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After the death of Cecil the Lion, it’s become clear that public opinion of big-game hunting is at an all-time low. So Safari is a timely documentary about the reviled activity that yields many fascinating insights.

The camera is an almost invisible presence, making no explicit judgments as European tourists roam African plains for their desired animal. It immediately becomes clear that these people are paying not just for permission to hunt, but also for skilled huntsmen to perform the hard work of stalking the animals. All the tourists have to do is pull the trigger. They are paying for the illusion of being a hunter, as well as the drug-like high that comes from killing an animal.

Louis Theroux usually lets his subjects hang themselves with their own words, but director Ulrich Seidl does so with long stretches of silence. It makes the act of big-game hunting look like a profoundly awkward experience. A scene that the film often revisits is of a tourist sipping beer in a watchtower while the professional sits silently looking a little bit irritated.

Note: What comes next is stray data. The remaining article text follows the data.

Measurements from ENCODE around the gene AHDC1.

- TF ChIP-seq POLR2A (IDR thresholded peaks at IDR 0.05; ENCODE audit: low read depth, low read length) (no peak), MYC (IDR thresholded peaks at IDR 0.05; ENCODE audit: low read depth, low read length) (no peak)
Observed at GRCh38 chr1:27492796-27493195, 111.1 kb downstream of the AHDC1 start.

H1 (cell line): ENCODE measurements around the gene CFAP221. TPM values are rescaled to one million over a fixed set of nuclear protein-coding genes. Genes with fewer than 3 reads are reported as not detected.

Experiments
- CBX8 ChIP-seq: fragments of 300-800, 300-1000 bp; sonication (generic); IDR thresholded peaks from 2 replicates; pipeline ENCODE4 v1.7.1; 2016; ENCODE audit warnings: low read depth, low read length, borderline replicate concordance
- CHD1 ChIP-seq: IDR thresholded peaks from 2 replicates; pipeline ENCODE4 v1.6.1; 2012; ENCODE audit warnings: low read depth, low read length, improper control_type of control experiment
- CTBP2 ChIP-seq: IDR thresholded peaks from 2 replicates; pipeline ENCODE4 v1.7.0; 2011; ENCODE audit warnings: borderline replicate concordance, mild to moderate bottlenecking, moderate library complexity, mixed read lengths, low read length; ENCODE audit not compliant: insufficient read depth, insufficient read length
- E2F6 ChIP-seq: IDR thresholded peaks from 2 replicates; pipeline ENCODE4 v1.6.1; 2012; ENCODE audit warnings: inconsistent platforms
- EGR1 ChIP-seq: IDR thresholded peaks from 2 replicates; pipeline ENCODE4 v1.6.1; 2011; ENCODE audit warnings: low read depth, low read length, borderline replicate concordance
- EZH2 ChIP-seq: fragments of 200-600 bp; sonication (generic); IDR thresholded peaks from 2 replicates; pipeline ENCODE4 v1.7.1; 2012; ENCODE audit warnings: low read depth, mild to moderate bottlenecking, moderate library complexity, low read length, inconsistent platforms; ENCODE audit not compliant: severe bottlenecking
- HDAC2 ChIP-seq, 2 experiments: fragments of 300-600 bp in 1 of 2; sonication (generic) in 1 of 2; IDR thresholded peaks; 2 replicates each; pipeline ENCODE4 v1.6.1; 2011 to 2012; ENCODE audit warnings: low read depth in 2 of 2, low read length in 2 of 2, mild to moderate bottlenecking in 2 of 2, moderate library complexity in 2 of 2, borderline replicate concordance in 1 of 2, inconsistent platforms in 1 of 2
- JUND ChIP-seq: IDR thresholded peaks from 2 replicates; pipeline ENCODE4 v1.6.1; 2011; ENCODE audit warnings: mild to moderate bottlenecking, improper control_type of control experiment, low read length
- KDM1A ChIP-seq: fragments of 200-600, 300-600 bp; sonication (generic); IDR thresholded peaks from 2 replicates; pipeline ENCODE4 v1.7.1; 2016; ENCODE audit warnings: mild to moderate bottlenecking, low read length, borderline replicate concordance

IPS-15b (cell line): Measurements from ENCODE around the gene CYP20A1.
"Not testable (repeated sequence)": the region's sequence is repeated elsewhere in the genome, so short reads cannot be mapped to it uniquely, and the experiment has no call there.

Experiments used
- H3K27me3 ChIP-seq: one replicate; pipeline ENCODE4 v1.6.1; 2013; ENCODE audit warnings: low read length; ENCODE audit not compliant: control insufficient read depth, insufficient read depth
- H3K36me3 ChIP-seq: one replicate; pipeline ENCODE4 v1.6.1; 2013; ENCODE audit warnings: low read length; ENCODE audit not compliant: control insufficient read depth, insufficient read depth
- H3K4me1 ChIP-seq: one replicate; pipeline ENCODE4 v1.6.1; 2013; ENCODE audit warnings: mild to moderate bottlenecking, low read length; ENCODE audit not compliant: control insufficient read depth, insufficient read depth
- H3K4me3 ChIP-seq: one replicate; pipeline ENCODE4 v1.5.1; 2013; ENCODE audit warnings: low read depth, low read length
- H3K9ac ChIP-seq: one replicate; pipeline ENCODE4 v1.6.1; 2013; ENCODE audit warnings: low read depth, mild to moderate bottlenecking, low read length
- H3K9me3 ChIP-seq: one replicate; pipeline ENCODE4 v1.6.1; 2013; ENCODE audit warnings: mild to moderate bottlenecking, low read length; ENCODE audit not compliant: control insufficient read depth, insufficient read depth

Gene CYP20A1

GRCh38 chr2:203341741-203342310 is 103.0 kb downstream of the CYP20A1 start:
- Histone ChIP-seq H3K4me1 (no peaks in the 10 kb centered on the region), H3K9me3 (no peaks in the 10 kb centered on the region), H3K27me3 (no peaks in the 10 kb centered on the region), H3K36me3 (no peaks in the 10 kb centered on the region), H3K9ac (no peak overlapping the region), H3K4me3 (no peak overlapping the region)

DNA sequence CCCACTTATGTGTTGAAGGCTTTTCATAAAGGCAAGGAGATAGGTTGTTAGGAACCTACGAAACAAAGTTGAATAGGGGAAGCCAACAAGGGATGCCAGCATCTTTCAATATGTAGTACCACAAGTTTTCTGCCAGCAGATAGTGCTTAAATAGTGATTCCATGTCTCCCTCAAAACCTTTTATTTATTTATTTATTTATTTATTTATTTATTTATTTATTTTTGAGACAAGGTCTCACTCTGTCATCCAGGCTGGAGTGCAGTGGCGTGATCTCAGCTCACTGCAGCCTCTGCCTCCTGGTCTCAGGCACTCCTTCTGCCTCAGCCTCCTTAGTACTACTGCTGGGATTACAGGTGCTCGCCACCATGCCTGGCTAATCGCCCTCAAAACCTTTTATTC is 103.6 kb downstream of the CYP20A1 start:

As the documentary progresses, Seidl makes a surprising, but apt, link between big-game hunting and white privilege. Although some of the white subjects put forward some of their backwards views about race, this privilege is best seen through the visuals. A good example would be the shot of a rich white kid watching black men skin the zebra he just killed.

Safari resists an angry denunciation of big game hunting; something the public would clamour for. Instead Seidl allows the activity to condemn itself through unrehearsed footage and long, painfully awkward silences. Those who can stomach the scenes of slaughter, however, can find a unique perspective on hunting.



DIRECTOR: Ulrich Seidl

WRITERS: Veronika Franz, Ulrich Seidl

SYNOPSIS: Africa. In the wild expanses , where bushbucks, impalas, zebras, gnus and other creatures graze by the thousands, they are on holiday. German and Austrian hunting tourists drive through the bush, lie in wait, stalk their prey. They shoot, sob with excitement and pose before the animals they have bagged. A vacation movie about killing, a movie about human nature.